Justice Dept. Quietly Negotiating Plea Deal For Julian Assange, Sources Say

by State Brief



The U.S. Department of Justice (DOJ) is reportedly considering a possible plea deal for WikiLeaks founder Julian Assange, which could finally bring an end to his arduous legal journey that began more than a decade ago.

According to unnamed sources who spoke with the Wall Street Journal (WSJ), officials within the DOJ are considering allowing Assange to plead guilty to a reduced charge of mishandling classified information.

The U.S. indictment charges Assange with 17 counts under the Espionage Act, a move that some observers argue could criminalize common practices in investigative journalism.

The allegations suggest that Assange conspired with Chelsea Manning, a former U.S. Army intelligence analyst, to hack into U.S. military databases, which led to the publication of sensitive documents that exposed military and diplomatic secrets.

This case has raised profound questions about the balance between national security and freedom of the press. Assange and his supporters argue that his actions were those of a journalist exposing governmental wrongdoings and deserving of protection under the First Amendment. Critics, however, see him as a threat to national security, accusing him of recklessly endangering lives through the mass release of classified documents.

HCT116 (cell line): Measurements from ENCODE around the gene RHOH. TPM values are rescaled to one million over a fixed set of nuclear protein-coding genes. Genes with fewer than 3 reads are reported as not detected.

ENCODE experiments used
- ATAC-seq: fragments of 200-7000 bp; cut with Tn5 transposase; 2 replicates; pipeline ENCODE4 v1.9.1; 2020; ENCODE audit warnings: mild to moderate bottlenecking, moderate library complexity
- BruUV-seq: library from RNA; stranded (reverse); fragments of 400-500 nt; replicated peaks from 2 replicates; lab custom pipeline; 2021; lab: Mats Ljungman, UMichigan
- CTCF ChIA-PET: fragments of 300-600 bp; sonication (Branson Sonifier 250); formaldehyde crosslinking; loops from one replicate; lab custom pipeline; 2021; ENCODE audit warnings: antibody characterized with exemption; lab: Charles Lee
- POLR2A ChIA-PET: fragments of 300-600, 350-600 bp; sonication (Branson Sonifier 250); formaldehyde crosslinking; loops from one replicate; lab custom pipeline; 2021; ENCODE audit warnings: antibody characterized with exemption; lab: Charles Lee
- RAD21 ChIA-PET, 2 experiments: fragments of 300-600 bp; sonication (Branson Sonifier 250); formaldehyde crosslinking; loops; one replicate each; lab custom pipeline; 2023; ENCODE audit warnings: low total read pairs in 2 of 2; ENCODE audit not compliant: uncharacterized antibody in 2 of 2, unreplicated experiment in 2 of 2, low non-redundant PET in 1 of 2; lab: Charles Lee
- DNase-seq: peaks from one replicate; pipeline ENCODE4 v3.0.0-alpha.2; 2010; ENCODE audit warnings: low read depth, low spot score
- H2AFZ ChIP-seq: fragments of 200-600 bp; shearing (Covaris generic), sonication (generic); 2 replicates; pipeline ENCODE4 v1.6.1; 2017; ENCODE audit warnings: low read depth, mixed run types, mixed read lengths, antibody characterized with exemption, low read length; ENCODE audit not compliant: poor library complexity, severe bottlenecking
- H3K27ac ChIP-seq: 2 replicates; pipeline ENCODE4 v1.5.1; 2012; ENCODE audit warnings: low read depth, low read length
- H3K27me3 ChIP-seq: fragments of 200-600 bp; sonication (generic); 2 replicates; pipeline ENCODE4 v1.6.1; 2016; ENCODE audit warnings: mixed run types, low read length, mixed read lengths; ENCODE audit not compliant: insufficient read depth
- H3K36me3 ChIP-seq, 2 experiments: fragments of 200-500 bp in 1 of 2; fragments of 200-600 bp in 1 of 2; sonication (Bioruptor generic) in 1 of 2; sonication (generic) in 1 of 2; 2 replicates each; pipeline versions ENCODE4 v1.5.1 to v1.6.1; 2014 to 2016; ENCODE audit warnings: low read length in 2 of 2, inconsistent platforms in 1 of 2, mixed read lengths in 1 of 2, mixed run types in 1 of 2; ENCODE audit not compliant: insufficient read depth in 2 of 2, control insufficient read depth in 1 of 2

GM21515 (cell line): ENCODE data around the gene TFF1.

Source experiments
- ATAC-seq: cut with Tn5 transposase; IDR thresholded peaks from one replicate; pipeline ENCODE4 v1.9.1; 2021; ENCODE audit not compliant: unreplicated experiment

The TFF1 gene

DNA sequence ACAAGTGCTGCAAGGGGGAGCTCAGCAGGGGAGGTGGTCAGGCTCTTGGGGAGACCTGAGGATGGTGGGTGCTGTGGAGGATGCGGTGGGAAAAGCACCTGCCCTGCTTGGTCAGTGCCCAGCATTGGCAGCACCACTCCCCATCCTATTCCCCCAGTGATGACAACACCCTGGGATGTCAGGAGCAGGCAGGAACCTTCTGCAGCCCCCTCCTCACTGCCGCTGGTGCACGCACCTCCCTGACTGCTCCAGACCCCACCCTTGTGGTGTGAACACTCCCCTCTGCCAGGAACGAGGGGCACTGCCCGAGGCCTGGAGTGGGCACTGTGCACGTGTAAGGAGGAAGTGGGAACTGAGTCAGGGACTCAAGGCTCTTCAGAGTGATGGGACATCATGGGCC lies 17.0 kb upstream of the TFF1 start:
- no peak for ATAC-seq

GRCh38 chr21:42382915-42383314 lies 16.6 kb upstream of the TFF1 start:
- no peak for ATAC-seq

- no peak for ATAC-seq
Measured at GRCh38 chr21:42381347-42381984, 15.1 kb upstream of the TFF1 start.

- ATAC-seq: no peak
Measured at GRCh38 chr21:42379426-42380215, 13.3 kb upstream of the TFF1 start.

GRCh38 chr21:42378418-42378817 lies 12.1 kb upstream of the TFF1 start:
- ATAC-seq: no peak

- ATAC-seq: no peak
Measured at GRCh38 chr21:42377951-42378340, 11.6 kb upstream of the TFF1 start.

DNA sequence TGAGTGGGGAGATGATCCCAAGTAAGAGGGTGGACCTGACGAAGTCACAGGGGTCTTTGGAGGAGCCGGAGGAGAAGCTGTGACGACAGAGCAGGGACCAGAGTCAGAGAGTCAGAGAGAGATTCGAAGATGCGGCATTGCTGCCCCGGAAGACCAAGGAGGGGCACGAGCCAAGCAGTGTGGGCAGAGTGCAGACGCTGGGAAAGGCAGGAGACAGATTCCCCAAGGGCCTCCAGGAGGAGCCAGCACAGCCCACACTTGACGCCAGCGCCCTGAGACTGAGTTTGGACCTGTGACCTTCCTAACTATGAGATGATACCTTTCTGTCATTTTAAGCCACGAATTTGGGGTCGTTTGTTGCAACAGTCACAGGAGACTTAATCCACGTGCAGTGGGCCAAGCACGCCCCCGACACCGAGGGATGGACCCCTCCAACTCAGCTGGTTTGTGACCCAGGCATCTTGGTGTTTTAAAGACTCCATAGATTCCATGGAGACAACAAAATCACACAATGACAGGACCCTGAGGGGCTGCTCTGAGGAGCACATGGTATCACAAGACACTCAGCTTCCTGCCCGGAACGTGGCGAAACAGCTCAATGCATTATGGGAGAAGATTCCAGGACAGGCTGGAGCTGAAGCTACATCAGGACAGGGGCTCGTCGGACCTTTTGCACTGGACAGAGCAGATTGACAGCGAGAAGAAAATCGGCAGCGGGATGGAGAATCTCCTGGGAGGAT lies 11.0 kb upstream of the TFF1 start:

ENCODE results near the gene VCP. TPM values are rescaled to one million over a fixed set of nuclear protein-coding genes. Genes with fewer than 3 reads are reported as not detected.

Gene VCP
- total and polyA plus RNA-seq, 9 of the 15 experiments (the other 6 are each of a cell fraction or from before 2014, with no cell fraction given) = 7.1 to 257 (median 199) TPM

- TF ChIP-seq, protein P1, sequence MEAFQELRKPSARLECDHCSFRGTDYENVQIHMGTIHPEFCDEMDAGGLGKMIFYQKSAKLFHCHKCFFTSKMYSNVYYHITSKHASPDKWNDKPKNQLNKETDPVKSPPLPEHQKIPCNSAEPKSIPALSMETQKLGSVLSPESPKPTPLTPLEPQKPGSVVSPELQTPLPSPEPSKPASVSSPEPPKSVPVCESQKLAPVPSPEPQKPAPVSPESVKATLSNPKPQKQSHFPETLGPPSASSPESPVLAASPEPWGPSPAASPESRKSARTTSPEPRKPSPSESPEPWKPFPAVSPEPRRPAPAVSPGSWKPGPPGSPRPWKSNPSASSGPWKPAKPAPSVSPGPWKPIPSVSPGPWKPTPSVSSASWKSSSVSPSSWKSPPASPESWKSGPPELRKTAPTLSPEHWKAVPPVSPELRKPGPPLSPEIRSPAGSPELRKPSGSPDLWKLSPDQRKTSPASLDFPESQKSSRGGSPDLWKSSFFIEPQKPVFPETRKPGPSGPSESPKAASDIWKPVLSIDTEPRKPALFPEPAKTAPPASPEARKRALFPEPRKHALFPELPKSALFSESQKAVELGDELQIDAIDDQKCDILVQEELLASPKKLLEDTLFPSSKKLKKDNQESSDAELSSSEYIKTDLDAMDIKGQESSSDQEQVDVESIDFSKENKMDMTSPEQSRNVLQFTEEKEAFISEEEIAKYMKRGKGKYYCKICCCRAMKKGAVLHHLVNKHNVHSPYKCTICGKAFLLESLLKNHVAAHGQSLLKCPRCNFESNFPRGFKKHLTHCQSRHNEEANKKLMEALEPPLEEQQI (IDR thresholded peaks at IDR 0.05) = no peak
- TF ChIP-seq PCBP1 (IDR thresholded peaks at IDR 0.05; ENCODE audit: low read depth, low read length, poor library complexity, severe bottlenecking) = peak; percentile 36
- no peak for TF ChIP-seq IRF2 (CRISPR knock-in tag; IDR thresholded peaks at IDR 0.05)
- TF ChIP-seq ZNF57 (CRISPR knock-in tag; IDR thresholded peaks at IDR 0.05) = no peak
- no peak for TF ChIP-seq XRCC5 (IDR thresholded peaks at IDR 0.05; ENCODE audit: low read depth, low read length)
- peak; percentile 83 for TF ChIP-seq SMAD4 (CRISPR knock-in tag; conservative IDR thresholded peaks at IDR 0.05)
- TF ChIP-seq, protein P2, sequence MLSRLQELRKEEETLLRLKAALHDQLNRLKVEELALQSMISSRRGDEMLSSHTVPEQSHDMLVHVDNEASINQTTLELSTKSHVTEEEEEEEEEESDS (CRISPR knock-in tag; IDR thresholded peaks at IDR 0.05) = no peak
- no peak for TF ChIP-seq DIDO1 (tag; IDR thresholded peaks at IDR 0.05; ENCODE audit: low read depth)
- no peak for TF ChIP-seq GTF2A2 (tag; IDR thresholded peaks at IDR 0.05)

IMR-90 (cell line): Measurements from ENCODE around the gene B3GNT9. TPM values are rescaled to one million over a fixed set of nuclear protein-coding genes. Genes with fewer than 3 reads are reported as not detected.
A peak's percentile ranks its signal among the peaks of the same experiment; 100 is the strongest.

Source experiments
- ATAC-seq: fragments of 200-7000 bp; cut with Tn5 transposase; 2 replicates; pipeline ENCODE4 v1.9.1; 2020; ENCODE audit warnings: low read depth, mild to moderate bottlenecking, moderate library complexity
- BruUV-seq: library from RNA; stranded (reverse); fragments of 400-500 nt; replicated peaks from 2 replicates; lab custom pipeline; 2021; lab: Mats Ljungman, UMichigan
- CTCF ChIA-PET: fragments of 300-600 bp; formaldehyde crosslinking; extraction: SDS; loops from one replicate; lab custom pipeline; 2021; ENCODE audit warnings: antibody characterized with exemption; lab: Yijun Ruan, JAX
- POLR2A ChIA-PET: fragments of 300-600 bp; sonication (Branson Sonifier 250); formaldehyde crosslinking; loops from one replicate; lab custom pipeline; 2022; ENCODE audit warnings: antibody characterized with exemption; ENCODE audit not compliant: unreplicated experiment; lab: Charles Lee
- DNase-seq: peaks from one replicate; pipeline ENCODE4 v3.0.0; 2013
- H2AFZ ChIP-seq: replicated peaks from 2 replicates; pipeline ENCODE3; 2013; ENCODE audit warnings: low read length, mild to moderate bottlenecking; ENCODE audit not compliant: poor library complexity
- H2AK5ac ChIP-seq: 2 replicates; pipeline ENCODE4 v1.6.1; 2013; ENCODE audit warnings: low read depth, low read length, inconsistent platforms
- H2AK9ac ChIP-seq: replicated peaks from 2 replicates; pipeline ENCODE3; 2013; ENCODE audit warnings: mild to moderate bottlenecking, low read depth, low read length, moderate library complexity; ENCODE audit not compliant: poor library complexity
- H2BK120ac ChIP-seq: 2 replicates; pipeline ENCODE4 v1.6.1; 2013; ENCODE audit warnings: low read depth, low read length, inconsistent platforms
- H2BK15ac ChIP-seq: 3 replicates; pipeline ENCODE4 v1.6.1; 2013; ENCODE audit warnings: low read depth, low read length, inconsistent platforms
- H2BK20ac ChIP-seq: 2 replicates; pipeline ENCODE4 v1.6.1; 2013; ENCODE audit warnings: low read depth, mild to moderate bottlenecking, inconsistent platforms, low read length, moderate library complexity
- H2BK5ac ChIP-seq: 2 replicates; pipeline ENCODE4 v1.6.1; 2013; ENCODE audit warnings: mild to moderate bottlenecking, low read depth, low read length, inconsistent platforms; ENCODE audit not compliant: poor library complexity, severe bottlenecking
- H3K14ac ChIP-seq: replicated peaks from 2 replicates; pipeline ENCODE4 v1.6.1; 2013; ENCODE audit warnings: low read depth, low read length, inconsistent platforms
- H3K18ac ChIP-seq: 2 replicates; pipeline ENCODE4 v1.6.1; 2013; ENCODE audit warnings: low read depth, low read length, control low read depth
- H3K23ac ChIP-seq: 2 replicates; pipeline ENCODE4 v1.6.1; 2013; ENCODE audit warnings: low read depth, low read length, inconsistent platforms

Sources told WSJ that Justice Department officials and Assange’s lawyers have taken part in preliminary discussions in recent months over what a plea deal might look like.

Any deal would require approval “at the highest levels of the Justice Department,” WSJ reported.

Should prosecutors allow Assange to plead to mishandling classified documents, which he could potentially be authorized to do remotely, it would be a misdemeanor offense. The time he has already spent behind bars in London would count toward any sentence handed down by U.S. officials, and Assange would likely be free to leave prison shortly after any deal is finalized, WSJ reported.

The legal battle over Assange’s fate has been labyrinthine, with numerous appeals and rulings across different jurisdictions. He had a prolonged stay at the Ecuadorian embassy in London, where he sought asylum to avoid extradition to Sweden over sexual assault allegations that were eventually dropped. Now, he remains in a high-security prison in the UK, where he has been since 2019.

Barry Pollack, a lawyer for Assange, told WSJ he has received no indication that the DOJ will take a deal. A Justice Department spokesperson would not provide any comment on the matter.



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